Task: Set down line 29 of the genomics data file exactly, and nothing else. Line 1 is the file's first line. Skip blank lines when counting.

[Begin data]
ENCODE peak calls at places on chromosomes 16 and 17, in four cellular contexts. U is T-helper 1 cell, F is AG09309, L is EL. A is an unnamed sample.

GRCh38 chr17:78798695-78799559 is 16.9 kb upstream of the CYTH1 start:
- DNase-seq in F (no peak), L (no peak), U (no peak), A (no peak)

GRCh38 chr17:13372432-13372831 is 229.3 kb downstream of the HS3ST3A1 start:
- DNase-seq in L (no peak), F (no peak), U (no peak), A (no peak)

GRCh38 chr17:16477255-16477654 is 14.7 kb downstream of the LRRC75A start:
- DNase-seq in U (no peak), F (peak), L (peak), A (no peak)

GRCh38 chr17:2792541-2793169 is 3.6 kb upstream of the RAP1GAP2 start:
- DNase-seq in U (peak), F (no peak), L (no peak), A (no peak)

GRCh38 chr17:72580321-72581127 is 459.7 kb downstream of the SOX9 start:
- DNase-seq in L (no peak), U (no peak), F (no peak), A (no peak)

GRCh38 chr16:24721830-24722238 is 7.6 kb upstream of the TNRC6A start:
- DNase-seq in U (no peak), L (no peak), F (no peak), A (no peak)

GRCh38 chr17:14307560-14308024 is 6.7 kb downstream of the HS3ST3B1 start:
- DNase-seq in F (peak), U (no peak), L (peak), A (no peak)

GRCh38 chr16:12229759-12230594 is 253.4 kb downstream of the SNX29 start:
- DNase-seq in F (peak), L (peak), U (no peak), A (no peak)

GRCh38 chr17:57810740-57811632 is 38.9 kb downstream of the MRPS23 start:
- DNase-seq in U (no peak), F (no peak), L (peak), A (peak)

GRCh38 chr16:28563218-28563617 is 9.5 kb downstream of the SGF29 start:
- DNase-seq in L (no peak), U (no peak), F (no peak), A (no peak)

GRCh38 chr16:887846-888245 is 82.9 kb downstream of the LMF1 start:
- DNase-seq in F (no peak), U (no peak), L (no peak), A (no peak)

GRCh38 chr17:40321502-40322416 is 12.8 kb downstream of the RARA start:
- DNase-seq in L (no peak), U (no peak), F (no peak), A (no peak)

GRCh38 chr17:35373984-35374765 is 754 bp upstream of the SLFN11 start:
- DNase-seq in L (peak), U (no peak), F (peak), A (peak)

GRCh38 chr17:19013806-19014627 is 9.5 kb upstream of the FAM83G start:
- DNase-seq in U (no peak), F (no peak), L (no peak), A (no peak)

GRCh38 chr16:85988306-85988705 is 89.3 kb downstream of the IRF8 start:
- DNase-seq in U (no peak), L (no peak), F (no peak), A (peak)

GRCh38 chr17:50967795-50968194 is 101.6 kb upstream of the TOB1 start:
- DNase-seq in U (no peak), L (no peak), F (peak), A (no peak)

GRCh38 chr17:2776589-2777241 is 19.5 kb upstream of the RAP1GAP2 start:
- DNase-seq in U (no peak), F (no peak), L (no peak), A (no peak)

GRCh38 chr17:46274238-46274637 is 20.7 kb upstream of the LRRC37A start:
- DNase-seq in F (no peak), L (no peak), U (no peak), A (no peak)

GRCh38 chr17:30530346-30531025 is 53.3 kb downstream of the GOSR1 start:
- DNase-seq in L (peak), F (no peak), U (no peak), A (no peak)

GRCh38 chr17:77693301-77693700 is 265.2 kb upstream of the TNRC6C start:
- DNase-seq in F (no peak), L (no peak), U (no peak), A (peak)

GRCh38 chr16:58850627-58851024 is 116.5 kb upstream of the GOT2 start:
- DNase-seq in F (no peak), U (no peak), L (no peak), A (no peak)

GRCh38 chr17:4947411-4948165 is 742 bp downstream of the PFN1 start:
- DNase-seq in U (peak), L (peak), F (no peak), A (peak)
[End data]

- DNase-seq in U (no peak), F (no peak), L (no peak), A (no peak)